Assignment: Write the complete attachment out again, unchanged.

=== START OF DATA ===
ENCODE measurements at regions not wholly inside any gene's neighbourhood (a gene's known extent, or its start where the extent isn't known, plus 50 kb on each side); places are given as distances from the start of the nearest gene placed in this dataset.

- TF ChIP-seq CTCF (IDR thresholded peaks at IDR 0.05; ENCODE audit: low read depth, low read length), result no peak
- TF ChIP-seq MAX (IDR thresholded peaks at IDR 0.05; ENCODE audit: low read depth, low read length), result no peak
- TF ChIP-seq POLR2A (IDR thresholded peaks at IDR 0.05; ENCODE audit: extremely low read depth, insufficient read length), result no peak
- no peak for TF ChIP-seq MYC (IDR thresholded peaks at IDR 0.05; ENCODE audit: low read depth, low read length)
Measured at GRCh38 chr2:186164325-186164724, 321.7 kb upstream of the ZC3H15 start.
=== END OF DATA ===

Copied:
ENCODE measurements at regions not wholly inside any gene's neighbourhood (a gene's known extent, or its start where the extent isn't known, plus 50 kb on each side); places are given as distances from the start of the nearest gene placed in this dataset.

- TF ChIP-seq CTCF (IDR thresholded peaks at IDR 0.05; ENCODE audit: low read depth, low read length), result no peak
- TF ChIP-seq MAX (IDR thresholded peaks at IDR 0.05; ENCODE audit: low read depth, low read length), result no peak
- TF ChIP-seq POLR2A (IDR thresholded peaks at IDR 0.05; ENCODE audit: extremely low read depth, insufficient read length), result no peak
- no peak for TF ChIP-seq MYC (IDR thresholded peaks at IDR 0.05; ENCODE audit: low read depth, low read length)
Measured at GRCh38 chr2:186164325-186164724, 321.7 kb upstream of the ZC3H15 start.